John Kasich, Who Says He Won’t 'Win a Vote' With God, Brings Religion to Forefront

PHOTO: Republican presidential candidate, Ohio Gov. John Kasich meets with attendees during a campaign stop, Feb. 12, 2016, in Orangeburg, S.C.PlayMatt Rourke/AP Photo
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Republican presidential candidate Gov. John Kasich has said he does not wear his faith on his sleeve, but as his campaign shifted to South Carolina this week, he has incorporated religion into his pitch in a deeply personal way that was absent in less-religious New Hampshire.

Kasich has honed his message in a state where about two-thirds of Republican voters are evangelicals, bringing the deeply personal story about how he found his faith to the forefront.

"I don't go out and try to win a vote by using God,” Kasich told reporters in Manchester, New Hampshire, on Feb. 3. "I think that cheapens God. But people know I'm sort of faith—I mean, I don’t think they know that or not. But I think they pick it up."

But in recent days, he has made his faith a central part of his message in South Carolina, which holds its GOP primary on Feb. 20, including taping a television advertisement in which he tells viewers about the deeply personal story of his parents’ death at the hands of a drunken driver in 1987. The tragedy, according to Kasich, reinvigorated his faith.

"My parents were killed by a drunk driver, but my parents did not die in vain," he says in the advertisement, which was slated to start airing Friday in South Carolina. "I was transformed. I discovered my purpose by discovering the Lord. I believe the Lord put us on this earth to use the gifts that we've been given to bring about a healing. And that's the motivation for me."

Kasich, who worships at an Anglican church and regularly attends a Bible study group, has always made his spirituality central to his pitch to voters, telling attendees of his over-100 town hall-style meetings in New Hampshire that it is important for communities to grow stronger and speaking of his faith in a more general sense. He often lauded the United States’ Judeo-Christian background.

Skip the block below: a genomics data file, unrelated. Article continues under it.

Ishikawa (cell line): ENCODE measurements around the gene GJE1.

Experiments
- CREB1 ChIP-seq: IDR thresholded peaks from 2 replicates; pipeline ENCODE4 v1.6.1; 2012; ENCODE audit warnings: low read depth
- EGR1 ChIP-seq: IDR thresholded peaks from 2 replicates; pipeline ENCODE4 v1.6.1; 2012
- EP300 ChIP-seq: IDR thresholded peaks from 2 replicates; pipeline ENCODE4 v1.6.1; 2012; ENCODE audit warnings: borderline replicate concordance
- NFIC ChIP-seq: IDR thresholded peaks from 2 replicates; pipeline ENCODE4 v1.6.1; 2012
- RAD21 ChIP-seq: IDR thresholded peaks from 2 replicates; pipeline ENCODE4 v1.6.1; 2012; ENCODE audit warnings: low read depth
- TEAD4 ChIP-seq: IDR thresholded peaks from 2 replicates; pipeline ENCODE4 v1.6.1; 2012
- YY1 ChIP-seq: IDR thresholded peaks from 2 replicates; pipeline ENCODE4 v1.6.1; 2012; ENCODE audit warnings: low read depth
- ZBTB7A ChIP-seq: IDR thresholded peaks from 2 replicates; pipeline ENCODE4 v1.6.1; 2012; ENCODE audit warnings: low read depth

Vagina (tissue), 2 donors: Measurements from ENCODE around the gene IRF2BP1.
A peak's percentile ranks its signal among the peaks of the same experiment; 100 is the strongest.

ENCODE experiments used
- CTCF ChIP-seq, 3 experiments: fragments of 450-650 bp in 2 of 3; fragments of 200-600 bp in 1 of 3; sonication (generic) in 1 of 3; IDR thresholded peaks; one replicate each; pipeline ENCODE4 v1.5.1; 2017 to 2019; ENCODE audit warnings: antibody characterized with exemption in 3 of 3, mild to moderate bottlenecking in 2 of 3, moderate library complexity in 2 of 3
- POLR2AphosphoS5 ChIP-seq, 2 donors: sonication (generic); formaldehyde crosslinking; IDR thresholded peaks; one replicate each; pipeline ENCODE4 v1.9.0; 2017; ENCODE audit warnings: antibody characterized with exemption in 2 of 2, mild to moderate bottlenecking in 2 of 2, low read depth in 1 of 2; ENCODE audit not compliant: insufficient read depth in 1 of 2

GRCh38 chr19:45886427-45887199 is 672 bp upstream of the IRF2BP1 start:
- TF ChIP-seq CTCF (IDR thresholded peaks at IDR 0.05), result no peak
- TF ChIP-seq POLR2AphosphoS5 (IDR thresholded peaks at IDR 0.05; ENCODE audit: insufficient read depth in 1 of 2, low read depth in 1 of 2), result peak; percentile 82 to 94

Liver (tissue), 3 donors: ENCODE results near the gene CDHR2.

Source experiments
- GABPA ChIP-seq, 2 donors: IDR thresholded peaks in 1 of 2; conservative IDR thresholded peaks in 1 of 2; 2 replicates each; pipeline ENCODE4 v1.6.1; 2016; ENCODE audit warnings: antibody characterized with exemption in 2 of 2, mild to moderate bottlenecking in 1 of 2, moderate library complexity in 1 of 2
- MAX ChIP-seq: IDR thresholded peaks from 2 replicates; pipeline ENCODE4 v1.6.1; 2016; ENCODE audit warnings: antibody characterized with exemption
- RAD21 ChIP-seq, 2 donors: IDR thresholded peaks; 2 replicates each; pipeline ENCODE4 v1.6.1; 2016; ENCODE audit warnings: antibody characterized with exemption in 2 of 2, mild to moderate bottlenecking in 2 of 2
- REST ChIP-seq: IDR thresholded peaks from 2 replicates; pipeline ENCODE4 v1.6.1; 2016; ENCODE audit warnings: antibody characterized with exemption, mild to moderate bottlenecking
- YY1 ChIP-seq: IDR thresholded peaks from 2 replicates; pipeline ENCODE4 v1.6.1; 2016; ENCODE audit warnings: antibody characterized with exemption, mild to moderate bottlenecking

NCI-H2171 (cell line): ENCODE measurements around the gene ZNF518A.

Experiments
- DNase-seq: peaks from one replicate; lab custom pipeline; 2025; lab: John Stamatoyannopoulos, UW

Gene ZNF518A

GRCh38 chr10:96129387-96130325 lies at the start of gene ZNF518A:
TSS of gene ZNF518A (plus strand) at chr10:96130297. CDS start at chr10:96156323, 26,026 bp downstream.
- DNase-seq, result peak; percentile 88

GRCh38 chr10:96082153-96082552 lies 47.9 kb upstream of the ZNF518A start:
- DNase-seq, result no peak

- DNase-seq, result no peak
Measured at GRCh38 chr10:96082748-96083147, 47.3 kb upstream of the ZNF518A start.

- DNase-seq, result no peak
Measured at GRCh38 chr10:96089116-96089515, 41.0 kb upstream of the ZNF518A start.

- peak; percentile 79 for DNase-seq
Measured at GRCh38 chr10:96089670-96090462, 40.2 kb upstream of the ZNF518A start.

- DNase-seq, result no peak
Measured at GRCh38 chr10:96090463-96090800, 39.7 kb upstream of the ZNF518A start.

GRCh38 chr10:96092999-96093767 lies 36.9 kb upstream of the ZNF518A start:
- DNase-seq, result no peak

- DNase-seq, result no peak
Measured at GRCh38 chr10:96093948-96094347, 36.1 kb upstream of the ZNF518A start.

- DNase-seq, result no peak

"I'm a man of faith, so—but I don’t go out, like, wearing this on my sleeve," he said in an interview with Fox News last month.

In South Carolina, he has told hundreds of voters about his parents’ deaths, which he wrote about in a 2010 book, but never made it a staple of the stump speech he delivered frequently in New Hampshire.

At a campaign stop at a barbecue restaurant in Orangeburg, South Carolina, Kasich asked “those that are prayers” to not pray that he wins but that "I’ll accept whatever’s meant to be."

He laughingly invoked a Biblical story when he heard a man was named Jeremiah, and, in recounting the story of his parents' death, he cited a Bible passage and proclaimed that "the power of the Lord" was "the glue that keeps us together."

"I went through it," he said of his past tragedy. "The Lord gave me the grace to fully recover and put me in a position to be aware of other people’s problems."

In Francis Marion University in Florence, South Carolina, Kasich spoke of a "message" he received calling him to run for governor of Ohio in 2010. He mentioned the same "message" at a sentimental town hall meeting the night before he came in second in Tuesday’s New Hampshire primary.